Photo by Matt Stensland
Justin Doerr, 17, right, says goodbye to his cow, played by 11-year-old Iain Grant, during a rehearsal for “Into the Woods” on Tuesday at Spring Creek Park. The play is being performed at 6 p.m. today.
■ Today, “Into the Woods,” 6 p.m., Spring Creek Park
■ Saturday, “A Midsummer Night’s Dream,” 6 p.m. West Lincoln Park
■ Sunday, “Colonisation, a Gentleman’s Guide,” 6 p.m. Spring Creek Park
■ Wednesday, “Into the Woods,” 6 p.m., Bud Werner Memorial Library
■ July 16, “Into the Woods,” 6 p.m., Spring Creek Park
■ July 17, “A Midsummer Night’s Dream,” 6 p.m., Spring Creek Park
■ July 18, “Colonisation, a Gentleman’s Guide,” 6 p.m. Spring Creek Park
■ July 21, “A Midsummer Night’s Dream,” 6 p.m., Yampa Valley Botanic Park
■ July 23, “Into the Woods,” 6 p.m., Spring Creek Park
■ July 24, “A Midsummer Night’s Dream,” 6 p.m., Spring Creek Park
■ July 25, “Colonisation, a Gentleman’s Guide,” 6 p.m. Spring Creek Park
Steamboat Springs While Stuart Handloff was attending graduate school at the Toi Whakaari New Zealand Drama School, he noticed similarities between the Kiwi culture and that of his hometown of Steamboat Springs.
In particular, he was with people who shared values and a love of the outdoors.
“They have that same sense of community and connectedness,” Handloff said.
In an effort to fuse the two cultures and their theatrical practices, he began the Piknik Theatre Festival three years ago, bringing together professional performance artists from New Zealand and local talent to put on a series of outdoor productions at local parks.
The third annual festival kicks off at 6 p.m. today in Spring Creek Park with a performance of Stephen Sondheim’s “Into the Woods,” a family-friendly musical that intertwines several traditional fairytales in a story of personal growth and morality.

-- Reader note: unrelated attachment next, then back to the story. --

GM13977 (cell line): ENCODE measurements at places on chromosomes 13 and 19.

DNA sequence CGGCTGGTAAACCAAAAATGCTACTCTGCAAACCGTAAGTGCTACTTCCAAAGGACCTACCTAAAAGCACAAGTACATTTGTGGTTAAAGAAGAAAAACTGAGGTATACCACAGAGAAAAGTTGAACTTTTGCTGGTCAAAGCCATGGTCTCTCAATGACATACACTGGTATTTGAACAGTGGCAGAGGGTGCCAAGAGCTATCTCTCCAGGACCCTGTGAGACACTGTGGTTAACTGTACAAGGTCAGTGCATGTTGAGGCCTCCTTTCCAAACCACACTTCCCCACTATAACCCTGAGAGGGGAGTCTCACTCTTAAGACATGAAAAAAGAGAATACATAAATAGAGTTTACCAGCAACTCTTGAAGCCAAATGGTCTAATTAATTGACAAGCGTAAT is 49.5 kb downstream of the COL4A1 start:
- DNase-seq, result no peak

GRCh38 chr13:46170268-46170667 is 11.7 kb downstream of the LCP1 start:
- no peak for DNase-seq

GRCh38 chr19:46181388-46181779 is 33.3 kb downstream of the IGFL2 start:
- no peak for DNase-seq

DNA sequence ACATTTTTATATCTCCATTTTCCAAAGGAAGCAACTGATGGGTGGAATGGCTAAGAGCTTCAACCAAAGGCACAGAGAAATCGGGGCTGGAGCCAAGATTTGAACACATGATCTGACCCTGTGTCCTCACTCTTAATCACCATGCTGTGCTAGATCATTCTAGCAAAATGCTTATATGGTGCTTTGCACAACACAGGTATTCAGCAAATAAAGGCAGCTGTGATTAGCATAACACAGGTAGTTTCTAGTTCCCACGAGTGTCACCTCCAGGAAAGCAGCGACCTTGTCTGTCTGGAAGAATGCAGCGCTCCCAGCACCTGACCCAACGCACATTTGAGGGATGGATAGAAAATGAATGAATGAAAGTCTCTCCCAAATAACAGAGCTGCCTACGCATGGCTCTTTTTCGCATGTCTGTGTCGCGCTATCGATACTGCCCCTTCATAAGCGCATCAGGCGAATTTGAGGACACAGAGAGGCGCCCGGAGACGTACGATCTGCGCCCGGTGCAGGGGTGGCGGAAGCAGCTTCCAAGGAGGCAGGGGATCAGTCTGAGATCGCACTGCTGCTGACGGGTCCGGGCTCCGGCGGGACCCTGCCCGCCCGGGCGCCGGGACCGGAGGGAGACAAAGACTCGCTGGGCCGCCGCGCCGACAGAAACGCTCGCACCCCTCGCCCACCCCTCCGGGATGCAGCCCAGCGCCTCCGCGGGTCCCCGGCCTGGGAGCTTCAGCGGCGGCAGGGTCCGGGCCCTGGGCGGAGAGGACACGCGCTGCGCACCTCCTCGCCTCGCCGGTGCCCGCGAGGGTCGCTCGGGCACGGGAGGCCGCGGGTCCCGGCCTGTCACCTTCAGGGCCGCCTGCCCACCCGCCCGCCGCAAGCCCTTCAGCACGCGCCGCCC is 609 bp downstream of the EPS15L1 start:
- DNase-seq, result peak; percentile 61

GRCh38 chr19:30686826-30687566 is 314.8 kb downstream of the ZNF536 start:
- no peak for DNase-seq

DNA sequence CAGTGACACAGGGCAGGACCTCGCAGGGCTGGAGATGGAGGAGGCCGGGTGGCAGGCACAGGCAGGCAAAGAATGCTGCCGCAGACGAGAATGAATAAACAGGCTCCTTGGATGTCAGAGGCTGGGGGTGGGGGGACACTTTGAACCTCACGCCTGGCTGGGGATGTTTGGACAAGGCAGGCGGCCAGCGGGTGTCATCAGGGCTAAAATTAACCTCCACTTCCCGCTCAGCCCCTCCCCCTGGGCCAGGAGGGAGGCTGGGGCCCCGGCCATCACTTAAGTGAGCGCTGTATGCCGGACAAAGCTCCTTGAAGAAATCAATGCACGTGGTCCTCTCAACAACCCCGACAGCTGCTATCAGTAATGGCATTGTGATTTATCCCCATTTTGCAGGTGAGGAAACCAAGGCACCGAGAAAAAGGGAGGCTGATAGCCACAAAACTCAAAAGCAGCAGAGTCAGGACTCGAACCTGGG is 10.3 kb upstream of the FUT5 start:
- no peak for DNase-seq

The series also includes William Shakespeare’s “A Midsummer Night’s Dream,” and an original piece, “Colonisation, A Gentleman’s Guide.”
Performances take place at 6 p.m. at various local parks on Fridays, Saturdays and Sundays throughout the month.
Dogs, blankets, families and picnicking are welcome.
Handloff, who directs “Into the Woods,” said an outdoor setting fits the local culture.
“People like to do stuff outside,” Handloff said. “We’re taking theater out of the box to where the people are, and not taking people into the box.”
The audience won’t be the only people drawn outside the box by the Piknik Theatre Festival.
At a rehearsal Wednesday, several teaching moments emerged among New Zealanders and area youths who auditioned for the festival.
Jake Rosendale, 16, of Hayden, said he auditioned this year because of the opportunity to expand his horizons beyond his school’s drama program.
“I had the time of my life when I did it last year,” said Rosendale, who plays the steward in “Into the Woods.” “It’s such a cool idea, bringing people from New Zealand.”
“We love the Kiwis,” added Chelsea Marie, 15, who plays an evil stepsister in “Into the Woods.”
Bronwen Pattison, one of six New Zealand performers living in Steamboat Springs during the festival, said working with actors of all levels of experience is rewarding.
“That’s the cool thing,” she said. “But then you have people like Nora (Corser, of Steamboat Springs) who’s 14, and she’s just amazing. I feel like she puts me to shame.”
Nora plays Little Red Riding Hood in “Into the Woods,” which also features Jack in the Beanstalk, Cinderella and an evil witch.
Iain Grant, 11, who plays Jack’s cow, Milky White, said the community likely will enjoy seeing an up-tempo show in an outdoor picnic atmosphere.
“It’s a great setting to see a show,” he said about Spring Creek Park. “I mean, it’s ‘Into the Woods,’ and there’s woods right behind us.”